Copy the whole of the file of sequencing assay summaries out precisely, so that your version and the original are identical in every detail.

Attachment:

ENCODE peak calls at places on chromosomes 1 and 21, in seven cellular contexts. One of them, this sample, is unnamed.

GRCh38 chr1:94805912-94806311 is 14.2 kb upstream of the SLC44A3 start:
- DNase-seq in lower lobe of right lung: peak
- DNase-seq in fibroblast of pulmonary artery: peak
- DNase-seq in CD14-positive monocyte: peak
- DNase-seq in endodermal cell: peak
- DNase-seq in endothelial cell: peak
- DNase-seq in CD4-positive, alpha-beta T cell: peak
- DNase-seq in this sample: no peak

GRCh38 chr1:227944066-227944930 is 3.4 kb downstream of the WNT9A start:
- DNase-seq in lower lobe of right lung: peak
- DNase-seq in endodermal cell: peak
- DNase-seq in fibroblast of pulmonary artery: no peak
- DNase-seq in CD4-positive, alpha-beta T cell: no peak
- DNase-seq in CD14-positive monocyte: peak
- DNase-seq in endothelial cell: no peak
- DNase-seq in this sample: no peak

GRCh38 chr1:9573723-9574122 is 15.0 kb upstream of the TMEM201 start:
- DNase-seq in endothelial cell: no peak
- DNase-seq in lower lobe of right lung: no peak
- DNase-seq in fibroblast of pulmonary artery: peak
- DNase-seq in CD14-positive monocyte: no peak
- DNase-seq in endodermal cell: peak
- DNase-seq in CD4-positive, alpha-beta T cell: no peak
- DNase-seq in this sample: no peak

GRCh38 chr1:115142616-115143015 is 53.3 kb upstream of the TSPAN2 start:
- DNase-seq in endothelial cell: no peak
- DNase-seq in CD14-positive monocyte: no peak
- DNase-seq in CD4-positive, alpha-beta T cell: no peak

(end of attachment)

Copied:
ENCODE peak calls at places on chromosomes 1 and 21, in seven cellular contexts. One of them, this sample, is unnamed.

GRCh38 chr1:94805912-94806311 is 14.2 kb upstream of the SLC44A3 start:
- DNase-seq in lower lobe of right lung: peak
- DNase-seq in fibroblast of pulmonary artery: peak
- DNase-seq in CD14-positive monocyte: peak
- DNase-seq in endodermal cell: peak
- DNase-seq in endothelial cell: peak
- DNase-seq in CD4-positive, alpha-beta T cell: peak
- DNase-seq in this sample: no peak

GRCh38 chr1:227944066-227944930 is 3.4 kb downstream of the WNT9A start:
- DNase-seq in lower lobe of right lung: peak
- DNase-seq in endodermal cell: peak
- DNase-seq in fibroblast of pulmonary artery: no peak
- DNase-seq in CD4-positive, alpha-beta T cell: no peak
- DNase-seq in CD14-positive monocyte: peak
- DNase-seq in endothelial cell: no peak
- DNase-seq in this sample: no peak

GRCh38 chr1:9573723-9574122 is 15.0 kb upstream of the TMEM201 start:
- DNase-seq in endothelial cell: no peak
- DNase-seq in lower lobe of right lung: no peak
- DNase-seq in fibroblast of pulmonary artery: peak
- DNase-seq in CD14-positive monocyte: no peak
- DNase-seq in endodermal cell: peak
- DNase-seq in CD4-positive, alpha-beta T cell: no peak
- DNase-seq in this sample: no peak

GRCh38 chr1:115142616-115143015 is 53.3 kb upstream of the TSPAN2 start:
- DNase-seq in endothelial cell: no peak
- DNase-seq in CD14-positive monocyte: no peak
- DNase-seq in CD4-positive, alpha-beta T cell: no peak